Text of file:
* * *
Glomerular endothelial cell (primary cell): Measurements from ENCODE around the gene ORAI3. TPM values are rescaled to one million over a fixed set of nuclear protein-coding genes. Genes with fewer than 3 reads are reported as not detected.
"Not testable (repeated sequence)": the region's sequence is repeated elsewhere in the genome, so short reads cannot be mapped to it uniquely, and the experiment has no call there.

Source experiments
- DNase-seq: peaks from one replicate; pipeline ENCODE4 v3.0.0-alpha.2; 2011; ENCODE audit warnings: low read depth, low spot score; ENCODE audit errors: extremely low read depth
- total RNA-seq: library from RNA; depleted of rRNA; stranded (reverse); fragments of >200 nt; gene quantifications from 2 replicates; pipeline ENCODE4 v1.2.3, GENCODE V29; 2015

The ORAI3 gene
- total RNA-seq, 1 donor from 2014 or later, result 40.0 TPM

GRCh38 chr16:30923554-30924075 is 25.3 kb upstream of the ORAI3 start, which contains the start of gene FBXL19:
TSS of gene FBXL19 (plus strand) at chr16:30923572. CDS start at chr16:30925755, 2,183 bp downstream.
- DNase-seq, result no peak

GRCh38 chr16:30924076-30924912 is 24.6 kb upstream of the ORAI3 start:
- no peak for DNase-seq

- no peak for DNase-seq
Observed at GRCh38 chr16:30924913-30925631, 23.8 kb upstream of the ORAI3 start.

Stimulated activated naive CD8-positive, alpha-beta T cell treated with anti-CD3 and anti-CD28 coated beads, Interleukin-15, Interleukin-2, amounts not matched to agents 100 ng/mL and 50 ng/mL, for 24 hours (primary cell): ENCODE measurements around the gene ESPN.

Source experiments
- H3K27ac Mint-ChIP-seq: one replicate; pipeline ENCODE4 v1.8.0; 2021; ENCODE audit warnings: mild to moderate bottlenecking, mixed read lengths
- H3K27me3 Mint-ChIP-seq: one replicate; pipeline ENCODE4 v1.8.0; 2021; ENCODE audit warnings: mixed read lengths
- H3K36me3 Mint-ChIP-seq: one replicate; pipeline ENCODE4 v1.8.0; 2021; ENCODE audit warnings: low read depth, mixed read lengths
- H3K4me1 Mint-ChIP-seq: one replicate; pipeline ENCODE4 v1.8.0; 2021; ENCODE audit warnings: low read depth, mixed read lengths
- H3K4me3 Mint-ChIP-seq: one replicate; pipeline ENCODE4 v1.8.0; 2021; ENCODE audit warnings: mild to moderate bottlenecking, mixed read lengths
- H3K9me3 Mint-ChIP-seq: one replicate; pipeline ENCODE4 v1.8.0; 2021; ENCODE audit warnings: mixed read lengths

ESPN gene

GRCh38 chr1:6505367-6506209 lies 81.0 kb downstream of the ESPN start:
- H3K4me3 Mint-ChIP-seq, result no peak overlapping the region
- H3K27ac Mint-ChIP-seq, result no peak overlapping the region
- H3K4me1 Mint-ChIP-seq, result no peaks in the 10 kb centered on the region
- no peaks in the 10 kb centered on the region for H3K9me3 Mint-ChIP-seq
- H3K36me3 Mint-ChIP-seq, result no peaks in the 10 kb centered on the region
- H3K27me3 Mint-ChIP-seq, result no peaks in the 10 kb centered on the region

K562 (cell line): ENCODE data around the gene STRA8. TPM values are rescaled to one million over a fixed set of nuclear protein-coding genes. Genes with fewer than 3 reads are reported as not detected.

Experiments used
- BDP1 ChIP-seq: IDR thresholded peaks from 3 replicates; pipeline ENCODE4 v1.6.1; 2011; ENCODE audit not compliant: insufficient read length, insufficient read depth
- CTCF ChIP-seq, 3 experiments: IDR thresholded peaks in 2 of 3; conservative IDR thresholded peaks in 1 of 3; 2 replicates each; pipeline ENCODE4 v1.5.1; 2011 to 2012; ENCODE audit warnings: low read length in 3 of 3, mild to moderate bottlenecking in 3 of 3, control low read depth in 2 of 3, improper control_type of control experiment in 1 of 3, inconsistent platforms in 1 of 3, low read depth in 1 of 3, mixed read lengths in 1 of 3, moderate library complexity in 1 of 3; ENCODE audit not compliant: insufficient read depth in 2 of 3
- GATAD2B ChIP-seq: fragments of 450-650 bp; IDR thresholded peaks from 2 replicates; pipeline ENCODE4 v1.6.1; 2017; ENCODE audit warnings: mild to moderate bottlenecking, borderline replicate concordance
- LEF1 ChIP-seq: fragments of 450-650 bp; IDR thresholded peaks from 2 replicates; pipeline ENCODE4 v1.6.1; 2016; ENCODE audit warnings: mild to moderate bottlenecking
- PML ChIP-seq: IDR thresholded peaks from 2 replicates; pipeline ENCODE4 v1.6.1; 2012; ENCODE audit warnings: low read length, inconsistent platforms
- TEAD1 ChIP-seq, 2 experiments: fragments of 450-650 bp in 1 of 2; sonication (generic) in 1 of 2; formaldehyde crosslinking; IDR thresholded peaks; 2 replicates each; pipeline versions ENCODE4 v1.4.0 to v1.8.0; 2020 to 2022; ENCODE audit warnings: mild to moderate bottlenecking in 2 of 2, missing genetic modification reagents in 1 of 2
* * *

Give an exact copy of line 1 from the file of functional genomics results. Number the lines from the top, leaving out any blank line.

Glomerular endothelial cell (primary cell): Measurements from ENCODE around the gene ORAI3. TPM values are rescaled to one million over a fixed set of nuclear protein-coding genes. Genes with fewer than 3 reads are reported as not detected.